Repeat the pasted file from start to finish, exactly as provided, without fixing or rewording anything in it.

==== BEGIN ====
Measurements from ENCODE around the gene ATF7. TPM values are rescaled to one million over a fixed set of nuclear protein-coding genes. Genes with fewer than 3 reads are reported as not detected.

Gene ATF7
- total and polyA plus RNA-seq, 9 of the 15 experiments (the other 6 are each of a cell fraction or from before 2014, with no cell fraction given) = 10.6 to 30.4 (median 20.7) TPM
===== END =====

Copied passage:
Measurements from ENCODE around the gene ATF7. TPM values are rescaled to one million over a fixed set of nuclear protein-coding genes. Genes with fewer than 3 reads are reported as not detected.

Gene ATF7
- total and polyA plus RNA-seq, 9 of the 15 experiments (the other 6 are each of a cell fraction or from before 2014, with no cell fraction given) = 10.6 to 30.4 (median 20.7) TPM